Scientists in two countries announced these medical breakthroughs this month as regenerative medicine continues to gain traction. Medical science may be about to achieve two things once thought impossible. One is re-growing teeth, something that would eliminate the need for dental fillings. The other is healing surgical wounds without leaving scars, a process that involves using a drug designed to treat Alzheimer’s disease.
Teams of scientists in England and the United States, following years of research with mice, announced these discoveries this month. They hope to begin clinical trials soon.
Researchers at the University of Pennsylvania’s Perelman School of Medicine say they have discovered a way to manipulate wounds to heal as regenerated, normal skin rather than as unsightly scar tissue.
The scientists transformed the most common type of cells found in wounds into fat cells. This had been considered impossible to accomplish in humans.
The research team conducted a large, multiyear study in collaboration with the Plikus Laboratory for Developmental and Regenerative Biology at the University of California, Irvine. They published their findings in early January in the journal Science.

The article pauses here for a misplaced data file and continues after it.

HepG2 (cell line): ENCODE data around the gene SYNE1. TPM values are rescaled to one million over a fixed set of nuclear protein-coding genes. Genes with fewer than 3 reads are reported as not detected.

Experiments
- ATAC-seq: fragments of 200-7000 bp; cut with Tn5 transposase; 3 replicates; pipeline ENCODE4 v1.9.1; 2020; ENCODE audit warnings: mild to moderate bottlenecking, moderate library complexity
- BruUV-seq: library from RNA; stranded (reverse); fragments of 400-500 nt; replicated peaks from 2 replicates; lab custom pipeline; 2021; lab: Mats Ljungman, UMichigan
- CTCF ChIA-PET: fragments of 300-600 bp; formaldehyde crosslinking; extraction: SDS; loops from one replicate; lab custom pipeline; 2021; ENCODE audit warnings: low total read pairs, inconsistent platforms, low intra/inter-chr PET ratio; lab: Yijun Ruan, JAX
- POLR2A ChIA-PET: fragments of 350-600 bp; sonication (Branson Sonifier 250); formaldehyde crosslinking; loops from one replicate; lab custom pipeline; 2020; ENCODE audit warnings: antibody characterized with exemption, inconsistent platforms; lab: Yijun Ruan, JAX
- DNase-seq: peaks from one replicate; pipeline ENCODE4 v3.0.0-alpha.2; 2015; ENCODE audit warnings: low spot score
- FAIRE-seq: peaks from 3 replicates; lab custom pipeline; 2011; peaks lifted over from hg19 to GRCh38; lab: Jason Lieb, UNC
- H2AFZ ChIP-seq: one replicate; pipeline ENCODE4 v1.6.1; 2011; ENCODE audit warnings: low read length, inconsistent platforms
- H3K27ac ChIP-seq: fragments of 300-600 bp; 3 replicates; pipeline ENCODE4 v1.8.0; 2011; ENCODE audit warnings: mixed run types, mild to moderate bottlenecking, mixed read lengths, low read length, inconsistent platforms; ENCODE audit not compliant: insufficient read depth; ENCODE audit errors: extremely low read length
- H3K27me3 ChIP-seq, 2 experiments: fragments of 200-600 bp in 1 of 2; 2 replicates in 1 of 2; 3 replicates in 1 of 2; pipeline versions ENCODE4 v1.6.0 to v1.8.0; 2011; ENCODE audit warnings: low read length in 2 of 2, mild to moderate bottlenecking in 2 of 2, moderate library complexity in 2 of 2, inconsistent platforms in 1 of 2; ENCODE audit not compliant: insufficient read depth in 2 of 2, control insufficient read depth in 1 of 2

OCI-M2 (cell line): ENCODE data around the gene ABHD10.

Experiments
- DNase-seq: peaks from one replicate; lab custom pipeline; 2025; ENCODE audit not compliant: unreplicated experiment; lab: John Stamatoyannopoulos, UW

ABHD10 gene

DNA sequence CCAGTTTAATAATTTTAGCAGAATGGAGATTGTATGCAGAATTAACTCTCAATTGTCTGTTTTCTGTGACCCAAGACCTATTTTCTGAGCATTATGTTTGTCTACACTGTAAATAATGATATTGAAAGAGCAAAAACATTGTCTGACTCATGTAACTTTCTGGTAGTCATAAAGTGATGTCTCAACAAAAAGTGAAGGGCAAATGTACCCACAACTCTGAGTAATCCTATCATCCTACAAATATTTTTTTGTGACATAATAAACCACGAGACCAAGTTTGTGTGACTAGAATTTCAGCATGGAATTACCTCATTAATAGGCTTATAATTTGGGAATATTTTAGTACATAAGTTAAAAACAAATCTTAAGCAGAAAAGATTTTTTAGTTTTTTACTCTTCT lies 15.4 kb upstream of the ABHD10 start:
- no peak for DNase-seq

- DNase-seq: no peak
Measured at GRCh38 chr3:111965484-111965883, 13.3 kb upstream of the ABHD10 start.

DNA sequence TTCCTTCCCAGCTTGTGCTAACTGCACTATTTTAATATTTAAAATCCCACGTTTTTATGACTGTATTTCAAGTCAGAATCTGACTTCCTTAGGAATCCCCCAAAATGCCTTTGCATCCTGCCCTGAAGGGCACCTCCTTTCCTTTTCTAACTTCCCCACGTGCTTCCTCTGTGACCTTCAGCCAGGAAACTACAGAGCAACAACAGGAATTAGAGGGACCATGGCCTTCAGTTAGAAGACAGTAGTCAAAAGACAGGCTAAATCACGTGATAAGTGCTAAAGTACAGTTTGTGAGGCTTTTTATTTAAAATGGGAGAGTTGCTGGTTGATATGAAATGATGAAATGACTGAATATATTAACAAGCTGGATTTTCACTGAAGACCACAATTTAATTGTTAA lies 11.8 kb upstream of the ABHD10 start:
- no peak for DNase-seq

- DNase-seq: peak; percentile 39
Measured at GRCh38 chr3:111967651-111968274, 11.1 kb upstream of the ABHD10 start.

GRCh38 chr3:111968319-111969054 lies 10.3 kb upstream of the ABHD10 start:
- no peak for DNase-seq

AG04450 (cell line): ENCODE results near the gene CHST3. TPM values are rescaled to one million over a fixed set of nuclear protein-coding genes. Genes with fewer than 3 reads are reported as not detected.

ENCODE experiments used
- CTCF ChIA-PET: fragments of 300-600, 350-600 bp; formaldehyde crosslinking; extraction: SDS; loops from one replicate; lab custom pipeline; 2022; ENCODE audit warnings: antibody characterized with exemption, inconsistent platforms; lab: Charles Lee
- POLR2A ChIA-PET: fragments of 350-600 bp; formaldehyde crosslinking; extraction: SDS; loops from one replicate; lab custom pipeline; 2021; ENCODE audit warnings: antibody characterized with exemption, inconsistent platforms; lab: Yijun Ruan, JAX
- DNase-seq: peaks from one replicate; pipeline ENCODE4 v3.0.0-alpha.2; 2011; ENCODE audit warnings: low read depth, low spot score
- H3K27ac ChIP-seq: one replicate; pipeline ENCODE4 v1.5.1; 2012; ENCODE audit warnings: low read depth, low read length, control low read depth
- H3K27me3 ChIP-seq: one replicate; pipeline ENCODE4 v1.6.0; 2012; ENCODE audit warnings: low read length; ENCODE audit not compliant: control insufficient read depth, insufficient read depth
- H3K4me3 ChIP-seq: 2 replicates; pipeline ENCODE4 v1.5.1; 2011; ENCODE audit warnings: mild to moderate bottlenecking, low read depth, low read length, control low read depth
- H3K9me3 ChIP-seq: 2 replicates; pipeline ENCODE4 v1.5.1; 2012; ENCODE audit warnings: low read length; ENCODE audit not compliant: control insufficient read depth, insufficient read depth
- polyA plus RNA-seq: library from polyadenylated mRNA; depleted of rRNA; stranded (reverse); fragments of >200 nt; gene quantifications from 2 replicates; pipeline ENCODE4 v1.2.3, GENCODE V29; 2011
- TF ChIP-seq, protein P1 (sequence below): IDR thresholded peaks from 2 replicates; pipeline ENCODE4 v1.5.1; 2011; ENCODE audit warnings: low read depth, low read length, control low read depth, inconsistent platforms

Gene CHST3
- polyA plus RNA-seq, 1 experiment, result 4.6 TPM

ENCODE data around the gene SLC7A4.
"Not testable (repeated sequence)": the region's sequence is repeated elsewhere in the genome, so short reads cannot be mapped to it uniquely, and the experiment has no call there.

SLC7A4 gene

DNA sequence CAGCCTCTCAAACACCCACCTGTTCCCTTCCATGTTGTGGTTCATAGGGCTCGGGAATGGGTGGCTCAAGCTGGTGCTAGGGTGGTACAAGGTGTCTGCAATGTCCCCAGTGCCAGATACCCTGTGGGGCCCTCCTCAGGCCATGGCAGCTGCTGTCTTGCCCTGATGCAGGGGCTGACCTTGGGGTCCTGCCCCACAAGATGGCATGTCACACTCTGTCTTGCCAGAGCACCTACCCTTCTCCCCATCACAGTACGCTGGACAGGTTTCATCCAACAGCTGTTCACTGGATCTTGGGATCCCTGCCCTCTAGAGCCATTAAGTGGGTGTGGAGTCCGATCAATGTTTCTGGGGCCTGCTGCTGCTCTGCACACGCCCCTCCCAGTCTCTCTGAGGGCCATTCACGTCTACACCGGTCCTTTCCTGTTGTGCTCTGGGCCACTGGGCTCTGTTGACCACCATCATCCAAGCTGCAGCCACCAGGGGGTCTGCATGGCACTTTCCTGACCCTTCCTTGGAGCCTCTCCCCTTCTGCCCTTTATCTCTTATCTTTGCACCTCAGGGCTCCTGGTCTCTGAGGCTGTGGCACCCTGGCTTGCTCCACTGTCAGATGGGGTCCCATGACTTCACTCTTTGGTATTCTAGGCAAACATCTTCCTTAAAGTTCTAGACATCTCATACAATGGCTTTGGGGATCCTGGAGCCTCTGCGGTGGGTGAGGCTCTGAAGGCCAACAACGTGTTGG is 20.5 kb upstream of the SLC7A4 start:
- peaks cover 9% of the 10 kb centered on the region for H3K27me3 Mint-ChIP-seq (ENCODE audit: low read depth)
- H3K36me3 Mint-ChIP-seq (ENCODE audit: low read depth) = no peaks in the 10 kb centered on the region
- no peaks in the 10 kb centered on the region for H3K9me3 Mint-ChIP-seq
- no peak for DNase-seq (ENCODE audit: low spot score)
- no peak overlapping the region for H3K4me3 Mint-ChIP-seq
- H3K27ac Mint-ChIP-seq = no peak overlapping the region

“We can manipulate wound healing so that it leads to the regeneration of normal skin without scars,” said Dr. George Cotsarelis, who chairs the Department of Dermatology at Penn, and is the Milton Bixler Hartzell Professor of Dermatology, and principal investigator of the project.
“The secret is to regenerate hair follicles first,” he told Healthline. “Then the fat will regenerate in response to the signals from those follicles.”
Fat cells called adipocytes are normally found in the skin, Cotsarelis said, but they are lost when wounds heal as scars. Myofibroblasts, the most common cells found in healing wounds, were thought to form only scars.
“Scar tissue does not have hair follicles associated with it, which gives it an abnormal appearance from the rest of the skin,” he said.